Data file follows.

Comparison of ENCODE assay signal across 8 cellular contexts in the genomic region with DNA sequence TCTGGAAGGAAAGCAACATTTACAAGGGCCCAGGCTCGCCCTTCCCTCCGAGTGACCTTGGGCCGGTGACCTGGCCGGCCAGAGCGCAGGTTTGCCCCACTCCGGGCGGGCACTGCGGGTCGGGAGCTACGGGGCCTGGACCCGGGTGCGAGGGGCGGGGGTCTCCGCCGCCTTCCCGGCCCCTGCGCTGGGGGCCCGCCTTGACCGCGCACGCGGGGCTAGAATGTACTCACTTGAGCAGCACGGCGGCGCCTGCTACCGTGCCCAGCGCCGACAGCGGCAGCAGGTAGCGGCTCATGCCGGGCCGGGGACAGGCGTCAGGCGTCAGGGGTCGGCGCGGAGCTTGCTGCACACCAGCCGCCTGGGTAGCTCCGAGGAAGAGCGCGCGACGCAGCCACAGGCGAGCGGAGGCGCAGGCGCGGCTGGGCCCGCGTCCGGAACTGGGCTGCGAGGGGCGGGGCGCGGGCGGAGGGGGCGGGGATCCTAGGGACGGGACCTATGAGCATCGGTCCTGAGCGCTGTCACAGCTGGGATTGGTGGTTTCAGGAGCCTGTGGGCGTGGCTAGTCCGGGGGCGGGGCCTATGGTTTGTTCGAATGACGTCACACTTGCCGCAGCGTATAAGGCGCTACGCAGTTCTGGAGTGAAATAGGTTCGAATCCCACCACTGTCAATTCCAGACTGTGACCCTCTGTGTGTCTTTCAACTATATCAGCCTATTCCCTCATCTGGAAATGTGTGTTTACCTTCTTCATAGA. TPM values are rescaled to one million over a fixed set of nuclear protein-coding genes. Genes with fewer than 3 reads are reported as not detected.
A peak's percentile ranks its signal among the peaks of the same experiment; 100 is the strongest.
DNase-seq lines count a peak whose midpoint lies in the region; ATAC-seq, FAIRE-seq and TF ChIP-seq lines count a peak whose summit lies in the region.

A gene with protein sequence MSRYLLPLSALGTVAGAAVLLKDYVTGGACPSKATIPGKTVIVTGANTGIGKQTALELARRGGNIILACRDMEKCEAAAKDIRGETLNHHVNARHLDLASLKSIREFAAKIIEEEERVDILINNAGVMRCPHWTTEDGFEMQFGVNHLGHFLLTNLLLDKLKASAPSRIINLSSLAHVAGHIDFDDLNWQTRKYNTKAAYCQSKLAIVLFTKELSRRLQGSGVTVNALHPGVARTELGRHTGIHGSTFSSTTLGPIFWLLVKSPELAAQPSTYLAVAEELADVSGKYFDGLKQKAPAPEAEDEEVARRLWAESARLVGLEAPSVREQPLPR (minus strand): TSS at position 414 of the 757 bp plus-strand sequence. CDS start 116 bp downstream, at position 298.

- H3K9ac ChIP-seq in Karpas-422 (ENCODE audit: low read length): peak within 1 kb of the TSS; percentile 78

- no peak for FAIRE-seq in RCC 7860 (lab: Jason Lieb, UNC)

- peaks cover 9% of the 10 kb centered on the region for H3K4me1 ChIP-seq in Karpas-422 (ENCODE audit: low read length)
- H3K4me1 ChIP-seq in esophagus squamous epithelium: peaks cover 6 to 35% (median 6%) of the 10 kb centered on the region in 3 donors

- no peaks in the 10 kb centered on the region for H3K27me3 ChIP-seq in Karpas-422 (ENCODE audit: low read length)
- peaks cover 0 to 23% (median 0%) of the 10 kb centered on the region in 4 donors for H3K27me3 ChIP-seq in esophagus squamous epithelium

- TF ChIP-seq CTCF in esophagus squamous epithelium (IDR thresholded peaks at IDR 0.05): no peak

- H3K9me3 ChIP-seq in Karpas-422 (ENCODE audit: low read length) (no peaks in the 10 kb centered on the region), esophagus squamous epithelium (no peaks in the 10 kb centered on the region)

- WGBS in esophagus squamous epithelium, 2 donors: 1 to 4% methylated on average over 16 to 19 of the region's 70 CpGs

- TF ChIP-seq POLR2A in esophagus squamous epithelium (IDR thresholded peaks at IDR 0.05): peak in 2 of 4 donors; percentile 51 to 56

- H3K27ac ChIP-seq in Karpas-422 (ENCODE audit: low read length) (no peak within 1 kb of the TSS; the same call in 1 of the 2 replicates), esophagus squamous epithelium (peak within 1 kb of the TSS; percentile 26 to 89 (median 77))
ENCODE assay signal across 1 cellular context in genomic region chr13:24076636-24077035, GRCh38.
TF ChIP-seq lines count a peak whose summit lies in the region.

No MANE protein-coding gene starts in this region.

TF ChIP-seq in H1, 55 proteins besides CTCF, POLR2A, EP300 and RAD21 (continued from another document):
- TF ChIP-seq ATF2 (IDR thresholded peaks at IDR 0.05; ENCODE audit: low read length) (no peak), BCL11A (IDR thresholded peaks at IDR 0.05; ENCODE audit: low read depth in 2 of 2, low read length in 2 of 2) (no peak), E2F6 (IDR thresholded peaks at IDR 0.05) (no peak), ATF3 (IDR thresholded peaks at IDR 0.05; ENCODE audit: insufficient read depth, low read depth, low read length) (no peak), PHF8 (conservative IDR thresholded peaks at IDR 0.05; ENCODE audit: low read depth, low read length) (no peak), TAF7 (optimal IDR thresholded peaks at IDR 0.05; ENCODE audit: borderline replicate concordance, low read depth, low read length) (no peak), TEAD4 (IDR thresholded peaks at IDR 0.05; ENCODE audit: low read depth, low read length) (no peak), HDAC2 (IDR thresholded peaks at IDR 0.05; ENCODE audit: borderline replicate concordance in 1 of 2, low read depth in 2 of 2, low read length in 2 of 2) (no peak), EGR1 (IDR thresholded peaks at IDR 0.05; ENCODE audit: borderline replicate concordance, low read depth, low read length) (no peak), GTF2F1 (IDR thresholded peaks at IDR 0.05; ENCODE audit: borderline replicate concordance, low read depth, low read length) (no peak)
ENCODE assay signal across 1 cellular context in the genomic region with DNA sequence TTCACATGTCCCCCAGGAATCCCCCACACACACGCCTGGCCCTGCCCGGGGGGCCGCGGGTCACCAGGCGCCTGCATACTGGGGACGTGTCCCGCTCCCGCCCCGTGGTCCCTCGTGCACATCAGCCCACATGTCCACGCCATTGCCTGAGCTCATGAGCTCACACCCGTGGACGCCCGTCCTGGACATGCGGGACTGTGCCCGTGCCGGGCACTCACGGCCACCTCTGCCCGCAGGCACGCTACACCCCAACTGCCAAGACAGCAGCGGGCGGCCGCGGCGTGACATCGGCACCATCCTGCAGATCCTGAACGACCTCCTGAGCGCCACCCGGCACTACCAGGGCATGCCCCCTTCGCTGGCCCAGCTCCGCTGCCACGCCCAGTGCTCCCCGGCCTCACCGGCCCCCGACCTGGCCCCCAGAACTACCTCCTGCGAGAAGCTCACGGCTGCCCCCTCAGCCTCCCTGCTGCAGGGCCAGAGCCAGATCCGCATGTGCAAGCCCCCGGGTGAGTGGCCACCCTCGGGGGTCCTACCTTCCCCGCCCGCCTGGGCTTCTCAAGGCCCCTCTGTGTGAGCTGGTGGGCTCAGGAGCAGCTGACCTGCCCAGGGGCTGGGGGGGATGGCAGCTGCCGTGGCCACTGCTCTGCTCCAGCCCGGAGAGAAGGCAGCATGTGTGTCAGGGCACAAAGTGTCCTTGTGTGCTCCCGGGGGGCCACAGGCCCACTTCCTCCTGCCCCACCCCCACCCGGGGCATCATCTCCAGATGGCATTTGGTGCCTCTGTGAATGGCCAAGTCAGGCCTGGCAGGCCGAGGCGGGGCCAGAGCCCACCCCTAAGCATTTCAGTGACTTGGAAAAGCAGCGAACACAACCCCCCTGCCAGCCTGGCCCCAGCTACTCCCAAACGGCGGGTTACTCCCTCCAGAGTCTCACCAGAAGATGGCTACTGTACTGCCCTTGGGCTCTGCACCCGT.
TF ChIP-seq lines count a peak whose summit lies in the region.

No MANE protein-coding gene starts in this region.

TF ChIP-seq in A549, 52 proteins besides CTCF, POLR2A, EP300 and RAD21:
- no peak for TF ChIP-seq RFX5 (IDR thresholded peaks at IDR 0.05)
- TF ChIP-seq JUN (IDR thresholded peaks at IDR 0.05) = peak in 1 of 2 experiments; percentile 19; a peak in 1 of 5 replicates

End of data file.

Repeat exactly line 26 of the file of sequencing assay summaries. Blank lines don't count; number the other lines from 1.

- TF ChIP-seq JUN (IDR thresholded peaks at IDR 0.05) = peak in 1 of 2 experiments; percentile 19; a peak in 1 of 5 replicates